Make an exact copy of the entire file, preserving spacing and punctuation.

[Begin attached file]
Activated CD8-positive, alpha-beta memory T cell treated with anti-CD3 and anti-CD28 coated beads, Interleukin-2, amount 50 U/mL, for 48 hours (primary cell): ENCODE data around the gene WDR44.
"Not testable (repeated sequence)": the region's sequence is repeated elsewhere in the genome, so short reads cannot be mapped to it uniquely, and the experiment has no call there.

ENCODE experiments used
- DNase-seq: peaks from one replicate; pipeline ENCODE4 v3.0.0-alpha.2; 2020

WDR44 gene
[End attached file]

Activated CD8-positive, alpha-beta memory T cell treated with anti-CD3 and anti-CD28 coated beads, Interleukin-2, amount 50 U/mL, for 48 hours (primary cell): ENCODE data around the gene WDR44.
"Not testable (repeated sequence)": the region's sequence is repeated elsewhere in the genome, so short reads cannot be mapped to it uniquely, and the experiment has no call there.

ENCODE experiments used
- DNase-seq: peaks from one replicate; pipeline ENCODE4 v3.0.0-alpha.2; 2020

WDR44 gene